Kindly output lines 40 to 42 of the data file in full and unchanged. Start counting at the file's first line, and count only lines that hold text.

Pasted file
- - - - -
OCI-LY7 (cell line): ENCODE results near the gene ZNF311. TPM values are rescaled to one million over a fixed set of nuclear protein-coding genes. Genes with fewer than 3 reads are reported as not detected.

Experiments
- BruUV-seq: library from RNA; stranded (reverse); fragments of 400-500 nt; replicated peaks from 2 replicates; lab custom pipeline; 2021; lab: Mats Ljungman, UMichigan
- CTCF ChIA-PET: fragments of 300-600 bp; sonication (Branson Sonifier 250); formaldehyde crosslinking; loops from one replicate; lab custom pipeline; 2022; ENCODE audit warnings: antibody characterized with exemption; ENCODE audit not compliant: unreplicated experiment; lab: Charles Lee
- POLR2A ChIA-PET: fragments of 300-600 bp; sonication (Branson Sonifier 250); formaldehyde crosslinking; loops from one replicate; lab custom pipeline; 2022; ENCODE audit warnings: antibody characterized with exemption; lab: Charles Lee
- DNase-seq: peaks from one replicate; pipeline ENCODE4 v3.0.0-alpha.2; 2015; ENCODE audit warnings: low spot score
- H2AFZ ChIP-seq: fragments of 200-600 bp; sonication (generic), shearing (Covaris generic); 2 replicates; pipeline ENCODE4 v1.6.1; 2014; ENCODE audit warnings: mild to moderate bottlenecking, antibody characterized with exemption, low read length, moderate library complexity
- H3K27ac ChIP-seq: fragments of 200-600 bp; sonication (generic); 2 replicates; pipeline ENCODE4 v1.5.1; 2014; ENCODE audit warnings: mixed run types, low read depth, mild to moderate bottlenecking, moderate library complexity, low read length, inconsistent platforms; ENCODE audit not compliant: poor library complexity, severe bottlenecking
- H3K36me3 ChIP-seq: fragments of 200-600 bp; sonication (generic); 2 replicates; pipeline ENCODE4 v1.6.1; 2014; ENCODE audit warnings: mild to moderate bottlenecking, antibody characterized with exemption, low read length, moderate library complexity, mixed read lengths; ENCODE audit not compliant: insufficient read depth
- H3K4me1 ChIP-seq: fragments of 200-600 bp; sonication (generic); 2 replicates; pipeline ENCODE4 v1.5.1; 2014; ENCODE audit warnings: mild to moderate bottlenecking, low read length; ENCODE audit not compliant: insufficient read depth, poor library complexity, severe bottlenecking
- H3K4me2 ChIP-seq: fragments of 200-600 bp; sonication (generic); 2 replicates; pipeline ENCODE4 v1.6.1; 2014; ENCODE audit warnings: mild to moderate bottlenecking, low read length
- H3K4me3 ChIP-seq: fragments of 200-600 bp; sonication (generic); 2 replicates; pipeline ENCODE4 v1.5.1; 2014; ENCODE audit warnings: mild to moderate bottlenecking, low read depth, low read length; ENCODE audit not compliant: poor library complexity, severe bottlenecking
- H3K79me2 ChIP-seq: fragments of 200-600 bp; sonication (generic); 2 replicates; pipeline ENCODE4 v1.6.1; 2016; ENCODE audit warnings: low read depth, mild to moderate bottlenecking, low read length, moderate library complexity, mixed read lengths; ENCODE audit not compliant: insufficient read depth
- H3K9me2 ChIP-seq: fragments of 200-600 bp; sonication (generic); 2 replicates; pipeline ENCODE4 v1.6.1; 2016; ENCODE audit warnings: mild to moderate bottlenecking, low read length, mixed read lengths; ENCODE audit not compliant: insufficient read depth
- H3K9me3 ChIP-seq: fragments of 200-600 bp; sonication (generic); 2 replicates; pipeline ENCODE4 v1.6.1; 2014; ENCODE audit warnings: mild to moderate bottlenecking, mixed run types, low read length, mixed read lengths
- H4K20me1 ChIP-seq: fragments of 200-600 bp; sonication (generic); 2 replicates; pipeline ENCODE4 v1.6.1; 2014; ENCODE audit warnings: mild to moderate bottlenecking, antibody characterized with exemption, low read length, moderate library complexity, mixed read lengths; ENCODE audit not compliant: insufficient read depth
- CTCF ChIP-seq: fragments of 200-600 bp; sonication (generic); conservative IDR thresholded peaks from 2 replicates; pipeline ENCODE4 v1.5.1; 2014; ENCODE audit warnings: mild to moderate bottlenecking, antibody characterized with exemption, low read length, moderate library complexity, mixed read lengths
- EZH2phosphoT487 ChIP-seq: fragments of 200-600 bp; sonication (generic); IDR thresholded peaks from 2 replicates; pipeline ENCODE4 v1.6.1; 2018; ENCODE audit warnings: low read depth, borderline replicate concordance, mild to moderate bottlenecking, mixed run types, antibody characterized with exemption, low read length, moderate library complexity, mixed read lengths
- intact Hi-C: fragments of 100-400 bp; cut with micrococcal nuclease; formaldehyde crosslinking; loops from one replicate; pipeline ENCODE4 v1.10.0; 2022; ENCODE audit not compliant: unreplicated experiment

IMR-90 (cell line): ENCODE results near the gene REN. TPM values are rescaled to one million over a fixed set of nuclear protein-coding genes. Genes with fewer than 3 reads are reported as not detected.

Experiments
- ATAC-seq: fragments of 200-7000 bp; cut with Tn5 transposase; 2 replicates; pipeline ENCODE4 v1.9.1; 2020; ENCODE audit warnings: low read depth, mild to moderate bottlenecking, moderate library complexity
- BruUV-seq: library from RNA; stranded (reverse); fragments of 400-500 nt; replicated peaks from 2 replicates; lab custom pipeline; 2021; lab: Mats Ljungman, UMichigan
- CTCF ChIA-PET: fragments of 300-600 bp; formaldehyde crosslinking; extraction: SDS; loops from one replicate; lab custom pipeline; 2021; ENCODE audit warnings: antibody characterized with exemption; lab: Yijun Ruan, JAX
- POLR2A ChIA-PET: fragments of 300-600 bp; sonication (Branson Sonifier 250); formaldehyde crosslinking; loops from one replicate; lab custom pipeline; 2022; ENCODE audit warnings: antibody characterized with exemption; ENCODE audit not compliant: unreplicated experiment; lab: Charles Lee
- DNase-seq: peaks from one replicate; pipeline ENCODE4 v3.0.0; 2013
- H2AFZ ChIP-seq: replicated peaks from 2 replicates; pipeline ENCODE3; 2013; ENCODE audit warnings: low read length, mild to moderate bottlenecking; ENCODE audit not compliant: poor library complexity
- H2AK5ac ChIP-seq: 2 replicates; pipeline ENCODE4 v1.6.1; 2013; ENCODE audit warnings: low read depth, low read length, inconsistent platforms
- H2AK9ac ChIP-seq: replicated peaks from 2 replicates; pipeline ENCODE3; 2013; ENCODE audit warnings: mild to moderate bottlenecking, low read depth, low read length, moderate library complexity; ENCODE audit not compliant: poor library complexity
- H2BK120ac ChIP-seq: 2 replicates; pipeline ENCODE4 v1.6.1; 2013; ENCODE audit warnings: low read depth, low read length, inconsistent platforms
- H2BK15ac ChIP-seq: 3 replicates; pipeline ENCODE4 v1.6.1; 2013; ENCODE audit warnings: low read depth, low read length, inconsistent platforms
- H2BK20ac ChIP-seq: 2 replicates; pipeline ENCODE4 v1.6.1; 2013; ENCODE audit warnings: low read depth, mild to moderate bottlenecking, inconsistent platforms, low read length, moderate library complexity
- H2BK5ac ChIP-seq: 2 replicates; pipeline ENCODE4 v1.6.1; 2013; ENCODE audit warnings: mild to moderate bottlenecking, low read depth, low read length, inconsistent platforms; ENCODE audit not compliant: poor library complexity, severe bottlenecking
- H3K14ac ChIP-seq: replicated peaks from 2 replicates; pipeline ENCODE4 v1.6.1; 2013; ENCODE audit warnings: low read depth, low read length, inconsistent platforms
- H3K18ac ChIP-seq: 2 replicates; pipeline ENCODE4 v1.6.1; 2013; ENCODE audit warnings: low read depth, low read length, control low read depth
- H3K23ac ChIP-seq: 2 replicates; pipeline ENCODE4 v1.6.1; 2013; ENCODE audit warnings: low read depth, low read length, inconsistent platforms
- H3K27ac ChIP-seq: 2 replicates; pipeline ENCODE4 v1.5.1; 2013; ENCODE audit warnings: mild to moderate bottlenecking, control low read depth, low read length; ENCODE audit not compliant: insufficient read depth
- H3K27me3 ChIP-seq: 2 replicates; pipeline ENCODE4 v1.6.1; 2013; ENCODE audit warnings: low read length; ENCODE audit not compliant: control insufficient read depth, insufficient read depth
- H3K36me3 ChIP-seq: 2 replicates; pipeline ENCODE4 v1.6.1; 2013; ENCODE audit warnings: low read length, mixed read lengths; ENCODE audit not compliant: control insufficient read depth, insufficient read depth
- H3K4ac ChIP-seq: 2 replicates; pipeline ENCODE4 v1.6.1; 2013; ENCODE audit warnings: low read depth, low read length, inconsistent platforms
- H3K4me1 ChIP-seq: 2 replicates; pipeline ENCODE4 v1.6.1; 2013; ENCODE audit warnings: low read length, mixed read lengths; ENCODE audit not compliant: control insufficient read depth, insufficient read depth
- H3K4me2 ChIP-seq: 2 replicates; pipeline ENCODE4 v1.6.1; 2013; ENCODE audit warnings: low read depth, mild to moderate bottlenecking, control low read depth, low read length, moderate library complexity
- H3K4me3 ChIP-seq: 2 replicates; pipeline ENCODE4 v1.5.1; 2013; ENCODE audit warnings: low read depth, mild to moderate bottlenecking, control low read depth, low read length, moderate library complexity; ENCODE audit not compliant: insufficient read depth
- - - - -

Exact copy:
- H3K4ac ChIP-seq: 2 replicates; pipeline ENCODE4 v1.6.1; 2013; ENCODE audit warnings: low read depth, low read length, inconsistent platforms
- H3K4me1 ChIP-seq: 2 replicates; pipeline ENCODE4 v1.6.1; 2013; ENCODE audit warnings: low read length, mixed read lengths; ENCODE audit not compliant: control insufficient read depth, insufficient read depth
- H3K4me2 ChIP-seq: 2 replicates; pipeline ENCODE4 v1.6.1; 2013; ENCODE audit warnings: low read depth, mild to moderate bottlenecking, control low read depth, low read length, moderate library complexity